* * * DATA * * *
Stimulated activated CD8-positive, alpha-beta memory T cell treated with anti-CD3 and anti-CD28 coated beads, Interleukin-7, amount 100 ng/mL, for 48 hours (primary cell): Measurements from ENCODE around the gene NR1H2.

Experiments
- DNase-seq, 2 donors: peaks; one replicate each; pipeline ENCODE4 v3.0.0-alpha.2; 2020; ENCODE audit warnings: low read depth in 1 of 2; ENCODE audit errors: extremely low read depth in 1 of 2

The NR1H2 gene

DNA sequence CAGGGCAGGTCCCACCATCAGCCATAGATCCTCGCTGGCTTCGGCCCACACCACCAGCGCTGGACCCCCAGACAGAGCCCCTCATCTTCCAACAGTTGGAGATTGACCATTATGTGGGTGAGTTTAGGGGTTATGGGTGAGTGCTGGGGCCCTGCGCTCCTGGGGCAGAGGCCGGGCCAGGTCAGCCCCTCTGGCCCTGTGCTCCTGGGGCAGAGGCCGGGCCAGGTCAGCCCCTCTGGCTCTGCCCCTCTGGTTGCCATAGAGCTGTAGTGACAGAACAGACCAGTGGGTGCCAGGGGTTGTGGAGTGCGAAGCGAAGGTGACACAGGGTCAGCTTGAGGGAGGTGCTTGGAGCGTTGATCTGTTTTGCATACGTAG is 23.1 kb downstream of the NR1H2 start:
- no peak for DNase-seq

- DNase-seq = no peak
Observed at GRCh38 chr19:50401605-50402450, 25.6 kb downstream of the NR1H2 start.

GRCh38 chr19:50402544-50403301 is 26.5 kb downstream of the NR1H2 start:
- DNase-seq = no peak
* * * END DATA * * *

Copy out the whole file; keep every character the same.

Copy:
Stimulated activated CD8-positive, alpha-beta memory T cell treated with anti-CD3 and anti-CD28 coated beads, Interleukin-7, amount 100 ng/mL, for 48 hours (primary cell): Measurements from ENCODE around the gene NR1H2.

Experiments
- DNase-seq, 2 donors: peaks; one replicate each; pipeline ENCODE4 v3.0.0-alpha.2; 2020; ENCODE audit warnings: low read depth in 1 of 2; ENCODE audit errors: extremely low read depth in 1 of 2

The NR1H2 gene

DNA sequence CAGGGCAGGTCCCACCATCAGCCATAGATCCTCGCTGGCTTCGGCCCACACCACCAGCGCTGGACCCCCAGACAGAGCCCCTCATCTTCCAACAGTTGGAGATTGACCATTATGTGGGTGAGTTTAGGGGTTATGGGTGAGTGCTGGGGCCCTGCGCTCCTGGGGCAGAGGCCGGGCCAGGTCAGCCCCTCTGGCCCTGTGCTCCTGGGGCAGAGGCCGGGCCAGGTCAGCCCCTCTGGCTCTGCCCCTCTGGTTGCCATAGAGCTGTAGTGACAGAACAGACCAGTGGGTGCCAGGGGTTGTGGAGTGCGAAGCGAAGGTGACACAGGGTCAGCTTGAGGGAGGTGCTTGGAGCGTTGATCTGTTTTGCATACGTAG is 23.1 kb downstream of the NR1H2 start:
- no peak for DNase-seq

- DNase-seq = no peak
Observed at GRCh38 chr19:50401605-50402450, 25.6 kb downstream of the NR1H2 start.

GRCh38 chr19:50402544-50403301 is 26.5 kb downstream of the NR1H2 start:
- DNase-seq = no peak